In episode #7 of our social business podcast, ProCommunity, I spoke with Joseph Porcelli, the Director of Engagement Services at GovDelivery and founder of NeighborsforNeighbors.org, the country's first neighborhood-centric urban social network. We discussed how government agencies are using online communities to empower citizens.
The conversation also included how to get your audience to work together, successful approaches to social network adoption, and measuring ROI for online communities.
ProCommunity #7 Transcript: How to Build a More Social Government Using Owned Online Communities
Josh: Welcome to episode # 7 of ProCommunity - the show where online community meets business performance. I'm Josh Paul. I'm very pleased to have with me today, Joseph Porcelli, Director of Engagement Services at GovDelivery, a really interesting firm that helps government agencies connect with the public in more expansive and valuable ways, and we're going to get into a lot of that during this episode. Joseph also founded NeighborsForNeighbors.org - the nation's first neighborhood-centric, urban social network. Welcome, Joseph.
Joseph: Thanks for having me. Great to be here.
Josh: Thanks for being here. So, let's get right into this because there's a lot of information that we want to cover. Why is government doing this? Why are government agencies building communities and engaging constituents in online communities?
Joseph: I think it comes down to some basic needs, actually. It's that there's greater demand for services, there are less resources to fund and execute those services, and people have expectations now that, with social media, that they can get access to information and help that they want, in newer ways that are faster and more, I guess, in line with what they expect and how they're used to. So tools like social networking or collaboration platforms for government help government achieve those three things.
Josh: So, most people are most familiar with online communities in the context of business or membership organizations - where the line to sales or member attention are a lot more straightforward, but with government it's really about changing a behavior with a massive audience. How is that possible? And did I get that right?
Joseph: Yeah, I think you're pretty darn close. Government really cares about some basic things. They want people to be safe, they want them to be healthy, they want them to have shelter, they want them to have education, they want them to be able to prosper and grow and contribute to the greater good. So, there are lots of different tools and different ways to do that, but something that gets lost is really what are we trying to accomplish? What matters? What is the mission and what are the mission objectives? So, here at GovDelivery and our social network that we operate called govloop.com, we work to help connect and empower government to execute their mission effectively and efficiently.
Josh: You're not only empowering government. People on different sides of the issue may look at a government-sponsored online community and say "I don't need more government", but in talking to you and learning about GovDelivery, you're really not only empowering government but you're empowering the public. A big part of what you do is getting the public to learn something and share it with other constituents. Is that correct?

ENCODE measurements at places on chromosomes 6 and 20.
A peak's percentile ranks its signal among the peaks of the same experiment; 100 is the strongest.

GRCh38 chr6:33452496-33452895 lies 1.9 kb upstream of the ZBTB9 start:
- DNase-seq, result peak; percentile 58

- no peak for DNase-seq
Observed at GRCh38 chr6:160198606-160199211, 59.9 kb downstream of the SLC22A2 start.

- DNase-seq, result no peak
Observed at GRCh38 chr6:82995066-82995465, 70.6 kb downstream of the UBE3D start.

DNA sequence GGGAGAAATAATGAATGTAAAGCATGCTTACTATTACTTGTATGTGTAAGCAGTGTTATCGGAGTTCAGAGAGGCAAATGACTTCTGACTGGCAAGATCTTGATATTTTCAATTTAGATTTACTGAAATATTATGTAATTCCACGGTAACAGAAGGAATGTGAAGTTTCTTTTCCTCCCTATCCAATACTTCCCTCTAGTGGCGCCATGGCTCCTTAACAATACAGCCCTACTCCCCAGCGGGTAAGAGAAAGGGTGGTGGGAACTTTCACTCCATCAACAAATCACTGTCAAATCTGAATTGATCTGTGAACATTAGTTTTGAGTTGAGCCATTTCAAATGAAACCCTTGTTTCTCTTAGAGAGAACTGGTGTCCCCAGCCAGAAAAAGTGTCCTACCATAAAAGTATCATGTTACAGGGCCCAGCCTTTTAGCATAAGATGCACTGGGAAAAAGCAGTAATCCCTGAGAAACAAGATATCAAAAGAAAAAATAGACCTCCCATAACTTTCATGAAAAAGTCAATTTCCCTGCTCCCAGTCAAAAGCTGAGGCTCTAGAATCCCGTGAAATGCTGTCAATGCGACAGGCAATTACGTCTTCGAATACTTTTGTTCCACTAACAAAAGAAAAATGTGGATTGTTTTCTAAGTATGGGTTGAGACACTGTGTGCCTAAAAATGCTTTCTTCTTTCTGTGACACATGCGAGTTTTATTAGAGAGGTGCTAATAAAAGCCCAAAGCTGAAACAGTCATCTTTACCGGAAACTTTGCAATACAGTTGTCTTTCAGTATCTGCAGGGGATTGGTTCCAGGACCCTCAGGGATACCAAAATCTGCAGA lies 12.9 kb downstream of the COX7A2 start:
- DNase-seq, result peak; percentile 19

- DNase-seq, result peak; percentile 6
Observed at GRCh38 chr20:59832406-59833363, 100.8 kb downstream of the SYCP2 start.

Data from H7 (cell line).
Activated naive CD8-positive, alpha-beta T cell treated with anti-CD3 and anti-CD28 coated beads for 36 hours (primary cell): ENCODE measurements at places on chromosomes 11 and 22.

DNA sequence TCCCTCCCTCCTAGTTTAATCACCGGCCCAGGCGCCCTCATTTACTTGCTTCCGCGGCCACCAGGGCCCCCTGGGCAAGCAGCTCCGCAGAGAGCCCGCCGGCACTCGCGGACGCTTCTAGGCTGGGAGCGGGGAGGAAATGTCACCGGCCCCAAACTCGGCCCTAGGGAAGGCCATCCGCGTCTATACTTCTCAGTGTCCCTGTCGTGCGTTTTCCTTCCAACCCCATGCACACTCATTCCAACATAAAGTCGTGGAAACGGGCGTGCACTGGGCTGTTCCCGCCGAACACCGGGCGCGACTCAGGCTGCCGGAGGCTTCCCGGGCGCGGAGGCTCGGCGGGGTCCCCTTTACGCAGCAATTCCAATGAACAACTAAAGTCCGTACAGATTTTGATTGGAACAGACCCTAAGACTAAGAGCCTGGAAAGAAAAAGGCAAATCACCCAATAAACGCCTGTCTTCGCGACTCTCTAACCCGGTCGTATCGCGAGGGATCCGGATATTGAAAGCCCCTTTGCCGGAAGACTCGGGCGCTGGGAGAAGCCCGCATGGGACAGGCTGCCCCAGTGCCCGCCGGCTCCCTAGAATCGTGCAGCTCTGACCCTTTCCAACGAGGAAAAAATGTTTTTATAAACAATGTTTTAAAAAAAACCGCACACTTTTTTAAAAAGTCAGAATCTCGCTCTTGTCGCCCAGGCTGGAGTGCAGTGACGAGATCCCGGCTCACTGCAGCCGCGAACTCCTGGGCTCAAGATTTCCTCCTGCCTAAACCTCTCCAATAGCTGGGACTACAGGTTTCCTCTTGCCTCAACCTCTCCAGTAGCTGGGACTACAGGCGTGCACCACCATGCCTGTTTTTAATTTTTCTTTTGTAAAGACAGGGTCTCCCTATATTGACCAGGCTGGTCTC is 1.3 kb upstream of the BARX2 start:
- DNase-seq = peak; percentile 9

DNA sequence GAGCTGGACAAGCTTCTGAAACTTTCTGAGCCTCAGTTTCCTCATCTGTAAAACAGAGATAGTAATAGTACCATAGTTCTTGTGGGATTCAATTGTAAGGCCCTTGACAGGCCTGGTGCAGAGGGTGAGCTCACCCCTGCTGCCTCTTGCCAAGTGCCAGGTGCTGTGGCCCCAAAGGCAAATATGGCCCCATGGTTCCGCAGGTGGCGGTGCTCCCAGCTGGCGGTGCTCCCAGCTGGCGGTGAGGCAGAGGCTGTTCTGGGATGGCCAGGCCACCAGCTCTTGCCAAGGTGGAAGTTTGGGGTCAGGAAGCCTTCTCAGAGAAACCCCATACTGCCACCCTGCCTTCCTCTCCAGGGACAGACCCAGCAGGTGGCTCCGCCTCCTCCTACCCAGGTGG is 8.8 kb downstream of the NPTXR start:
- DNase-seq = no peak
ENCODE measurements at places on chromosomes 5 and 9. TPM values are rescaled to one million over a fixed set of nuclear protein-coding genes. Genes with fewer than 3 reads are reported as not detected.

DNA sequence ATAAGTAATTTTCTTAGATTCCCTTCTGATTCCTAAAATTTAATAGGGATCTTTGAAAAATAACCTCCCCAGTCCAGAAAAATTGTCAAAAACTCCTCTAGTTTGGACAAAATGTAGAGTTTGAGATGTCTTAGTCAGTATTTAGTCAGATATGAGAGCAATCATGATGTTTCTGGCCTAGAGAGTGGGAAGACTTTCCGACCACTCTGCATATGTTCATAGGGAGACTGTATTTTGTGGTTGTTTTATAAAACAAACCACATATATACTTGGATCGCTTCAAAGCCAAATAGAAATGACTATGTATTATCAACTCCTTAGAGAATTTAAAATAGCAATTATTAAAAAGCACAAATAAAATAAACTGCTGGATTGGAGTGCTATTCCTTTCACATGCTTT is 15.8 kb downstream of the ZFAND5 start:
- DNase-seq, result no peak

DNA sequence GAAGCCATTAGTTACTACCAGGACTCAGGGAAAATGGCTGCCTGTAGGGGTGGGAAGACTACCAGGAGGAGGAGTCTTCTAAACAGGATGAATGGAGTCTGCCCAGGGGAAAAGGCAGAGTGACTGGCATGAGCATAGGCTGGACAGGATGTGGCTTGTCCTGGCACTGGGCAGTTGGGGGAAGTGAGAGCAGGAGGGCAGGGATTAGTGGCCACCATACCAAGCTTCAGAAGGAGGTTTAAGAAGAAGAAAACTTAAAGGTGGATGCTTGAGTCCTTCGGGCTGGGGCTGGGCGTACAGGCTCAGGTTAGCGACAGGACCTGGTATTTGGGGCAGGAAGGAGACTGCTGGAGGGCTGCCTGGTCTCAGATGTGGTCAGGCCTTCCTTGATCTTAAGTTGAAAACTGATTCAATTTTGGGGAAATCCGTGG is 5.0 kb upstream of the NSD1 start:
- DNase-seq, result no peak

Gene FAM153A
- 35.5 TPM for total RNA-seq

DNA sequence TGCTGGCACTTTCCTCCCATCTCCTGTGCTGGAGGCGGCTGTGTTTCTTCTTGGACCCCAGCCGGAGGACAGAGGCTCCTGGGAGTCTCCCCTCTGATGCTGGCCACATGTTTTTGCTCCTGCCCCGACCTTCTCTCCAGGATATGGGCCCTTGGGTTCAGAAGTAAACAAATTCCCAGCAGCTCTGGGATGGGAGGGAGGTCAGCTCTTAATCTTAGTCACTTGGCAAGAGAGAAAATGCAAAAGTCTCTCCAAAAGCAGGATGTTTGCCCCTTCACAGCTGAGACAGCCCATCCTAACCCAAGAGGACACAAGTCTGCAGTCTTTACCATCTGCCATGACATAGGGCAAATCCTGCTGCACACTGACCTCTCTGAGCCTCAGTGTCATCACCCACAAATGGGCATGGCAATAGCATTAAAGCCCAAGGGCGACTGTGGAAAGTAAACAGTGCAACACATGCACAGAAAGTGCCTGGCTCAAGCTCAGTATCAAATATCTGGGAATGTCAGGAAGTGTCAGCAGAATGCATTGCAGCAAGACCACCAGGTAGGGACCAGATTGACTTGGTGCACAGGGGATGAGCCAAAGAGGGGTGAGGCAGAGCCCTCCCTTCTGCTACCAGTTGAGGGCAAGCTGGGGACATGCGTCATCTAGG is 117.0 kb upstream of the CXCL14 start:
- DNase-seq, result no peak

Joseph: It is, and I think really what it comes down to is flirting and exploring with the role of what can a citizen do. What impacts can citizens make to make a difference in their daily lives and those of their neighbors, those they may work with, study with, or worship with. So if we think about engagement and we think about the typical definition: people think civic engagement means going to the polls and voting, super important, it's great, but as we're faced with dwindling resources and we're faced with increases for demand of government services, the role of citizen, in my opinion, and what we're starting to see is that it's increasing. And we have an engagement funnel, and the last phase of the engagement funnel we call leadership.
What we're really looking to do with these online communities is to expand the role of citizen to co-create, co-organize, or act in partnership with government, to take that message or to encourage people to change their behavior; or join the CERT program. For example, with FEMA, an assist emergency responders during emergencies or whenever they're needed, so it's a very interesting and fun opportunity to work on. Because if you think about all of the folks who volunteer in the country and all of the skill and the resources that we have as citizens, there's a lot we can do. I have this, I call it the perimeter of community, and it's something that everyone can think about. So, if you think about your community or the immediate folks that you care about or may be in service of, you think of your family, right? You may think of your spouse, or your immediate friends, or whatever it is; but what we're really working on is expanding that perimeter out past your dwelling unit; your home, or your apartment, or wherever you are, out to your neighbors. Then out past your immediate neighbors to the end of your block, or to the end of your road if you live on a farm, or wherever that is, right?